Sierra Leone: the real reasons for British intervention

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The Labour government’s decision to intervene in Sierra Leone marks the largest mobilisation of British forces since the Gulf war in 1991. Under the cover of its ‘ethical foreign policy’, and in the name of ‘morality’, New Labour promise to rescue the innocent population from the terror of the marauding gangs high on drugs. The truth is that British imperialism’s role is not that of peace maker, but of actively fuelling the war in Sierra Leone. It is also flexing its muscles to show its imperialist rivals that it’s a force to be reckoned with on the international stage and in future conflicts.

Sierra Leone gained independence from Britain in 1961 and was relatively stable until the present civil war broke out in 1991. The African ‘peace-keeping’ force Ecomog, largely made up of Nigerian troops, failed to stop the war and in 1997 the Kabbah government was overthrown by the army general Koroma with the support of the RUF. The UN imposed an arms embargo but with the help of British mercenaries working for Sandline, who broke the arms embargo, the Nigerian forces drove the RUF from Freetown in 1998, committing many atrocities themselves. The Britishrocities themselves. The British government was ‘cleared’ of any involvement in the Sandline affair and forced Sandline to end their contracts with Kabbah.

But the facts show that British imperialism itself took up the baton and pumped military aid into the country to back its local pawn Kabbah, in order to maintain a firm foothold in this strategically important region of West Africa.

"More money, more aid per head of population and more political action has been directed at the former British colony than any other African country. The Labour Government has committed more than £65m since March 1998" (BBC Online, 11/5/00).

After the UN dropped its embargo on arms supplies to Kabbah’s forces, "Britain shipped £10m worth of weapons to Freetown last year. They included machine-guns with 2 million rounds of ammunition, more than 2,000 mortars, and 7,500 rifles" (Guardian, 25/5/00).

There have also been reports that the Marines and SAS have been training the Sierra Leone Army since 1998. This military aid strengthened the Kabbah regime to the point where its former enemies in the army rejoined its ranks and in July 1999its ranks and in July 1999, faced with the scaling down of the Nigerian forces, Kabbah signed a peace agreement with the RUF which brought them into the government. The Nigerian forces were decreased and the UN took control of the disarmament of the RUF.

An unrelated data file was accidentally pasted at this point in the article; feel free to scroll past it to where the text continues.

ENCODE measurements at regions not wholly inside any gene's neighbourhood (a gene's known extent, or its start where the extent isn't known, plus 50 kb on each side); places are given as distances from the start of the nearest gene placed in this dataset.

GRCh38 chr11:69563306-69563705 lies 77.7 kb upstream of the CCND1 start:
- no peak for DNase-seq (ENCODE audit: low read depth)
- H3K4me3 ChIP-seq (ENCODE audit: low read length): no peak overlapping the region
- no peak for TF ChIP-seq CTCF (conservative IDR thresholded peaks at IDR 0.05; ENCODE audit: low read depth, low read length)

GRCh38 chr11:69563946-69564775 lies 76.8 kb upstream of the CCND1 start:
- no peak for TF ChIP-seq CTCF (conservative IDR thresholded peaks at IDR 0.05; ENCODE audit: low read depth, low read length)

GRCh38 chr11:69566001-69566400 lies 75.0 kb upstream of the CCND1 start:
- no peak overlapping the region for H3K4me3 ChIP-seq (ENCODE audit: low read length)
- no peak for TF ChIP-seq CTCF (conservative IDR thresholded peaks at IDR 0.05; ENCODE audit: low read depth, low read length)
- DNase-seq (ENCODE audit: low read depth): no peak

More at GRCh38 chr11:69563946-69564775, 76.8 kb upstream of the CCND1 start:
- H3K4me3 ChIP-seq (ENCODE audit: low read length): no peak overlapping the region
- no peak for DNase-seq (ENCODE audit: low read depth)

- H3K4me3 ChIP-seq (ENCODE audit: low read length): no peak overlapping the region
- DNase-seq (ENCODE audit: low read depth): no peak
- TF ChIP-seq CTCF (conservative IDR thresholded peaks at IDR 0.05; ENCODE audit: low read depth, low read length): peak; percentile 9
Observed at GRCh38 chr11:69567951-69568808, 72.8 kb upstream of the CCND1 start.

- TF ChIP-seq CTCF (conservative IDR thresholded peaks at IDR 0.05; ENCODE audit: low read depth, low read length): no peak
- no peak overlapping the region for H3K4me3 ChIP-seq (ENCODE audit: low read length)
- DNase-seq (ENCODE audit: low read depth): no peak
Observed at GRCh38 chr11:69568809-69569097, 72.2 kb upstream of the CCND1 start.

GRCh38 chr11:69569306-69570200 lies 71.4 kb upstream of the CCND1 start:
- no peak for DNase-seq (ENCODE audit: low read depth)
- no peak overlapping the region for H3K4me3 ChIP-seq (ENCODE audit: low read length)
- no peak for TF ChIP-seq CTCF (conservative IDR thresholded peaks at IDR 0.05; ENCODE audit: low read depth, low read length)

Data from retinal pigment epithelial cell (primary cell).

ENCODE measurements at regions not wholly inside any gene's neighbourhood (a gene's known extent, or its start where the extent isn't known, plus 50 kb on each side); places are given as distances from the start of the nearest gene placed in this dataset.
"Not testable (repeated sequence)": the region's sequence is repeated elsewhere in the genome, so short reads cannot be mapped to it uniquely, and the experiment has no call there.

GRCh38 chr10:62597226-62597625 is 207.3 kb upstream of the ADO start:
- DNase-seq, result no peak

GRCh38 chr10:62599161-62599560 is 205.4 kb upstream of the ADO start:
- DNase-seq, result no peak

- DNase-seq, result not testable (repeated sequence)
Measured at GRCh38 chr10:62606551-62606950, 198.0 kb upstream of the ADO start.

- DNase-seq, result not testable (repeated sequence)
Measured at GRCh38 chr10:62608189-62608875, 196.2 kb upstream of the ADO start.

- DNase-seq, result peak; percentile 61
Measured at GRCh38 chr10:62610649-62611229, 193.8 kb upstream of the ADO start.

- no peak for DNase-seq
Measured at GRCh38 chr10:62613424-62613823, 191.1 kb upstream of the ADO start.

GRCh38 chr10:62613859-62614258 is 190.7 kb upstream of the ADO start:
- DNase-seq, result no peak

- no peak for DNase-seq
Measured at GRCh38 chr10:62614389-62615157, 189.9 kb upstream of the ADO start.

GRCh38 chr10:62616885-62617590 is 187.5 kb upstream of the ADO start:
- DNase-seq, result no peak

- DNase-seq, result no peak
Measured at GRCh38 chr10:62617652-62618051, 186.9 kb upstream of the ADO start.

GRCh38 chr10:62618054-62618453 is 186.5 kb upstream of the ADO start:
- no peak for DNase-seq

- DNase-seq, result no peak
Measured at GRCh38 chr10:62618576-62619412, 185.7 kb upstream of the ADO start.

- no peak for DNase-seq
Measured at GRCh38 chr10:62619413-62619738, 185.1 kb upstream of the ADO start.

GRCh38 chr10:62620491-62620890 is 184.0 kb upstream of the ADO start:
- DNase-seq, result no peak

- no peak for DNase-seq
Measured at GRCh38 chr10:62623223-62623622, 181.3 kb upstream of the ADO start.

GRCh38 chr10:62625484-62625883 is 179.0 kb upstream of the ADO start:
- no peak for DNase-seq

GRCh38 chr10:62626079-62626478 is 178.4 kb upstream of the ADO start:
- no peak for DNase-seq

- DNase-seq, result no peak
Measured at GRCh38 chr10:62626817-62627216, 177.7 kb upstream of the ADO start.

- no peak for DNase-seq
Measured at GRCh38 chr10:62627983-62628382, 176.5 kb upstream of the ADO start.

Faced with the humiliating collapse of the UN mission, the British government decided once again to directly intervene and take advantage of this great opportunity. Tony Blair said that, "Whilst the days of being a global policeman are long gone, it does not mean you can’t show leadership and do what you can to help" (Guardian, 16/5/00).

The rapid deployment of the British troops and naval back-up has been seen as a great success for British imperialism. While certain parts of the British media have warned of the threat of ‘mission creep’, and that the politicians are being pushed around by the military commanders on the ground in Sierra Leone, the government was not surprised by the turn of events. Its ability to rapidly send advance troops by air and a naval task force of 4 ships, including an aircraft carrier, is an example of how Britain is trying to ‘punch above its weight’ and show its rivals that it is still a force to be reckoned with.

The government also intend this intervention to be a long term commitment with the aim being nothing short of the complete reconstruction of the state in Sierra Leone. Robin Cook has made it clear that, "Britain will not abandon its commitment to Sierra Leone" (Telegraph, 9/5/00).

In effect this means that as well as the military aid, "administratively, Britons have been seconded to most major government ministries in an attempt to establish a functioning state...Key positions are held by the British under a bureaucratic form of re-colonisation" (Telegraph, 21/5/00).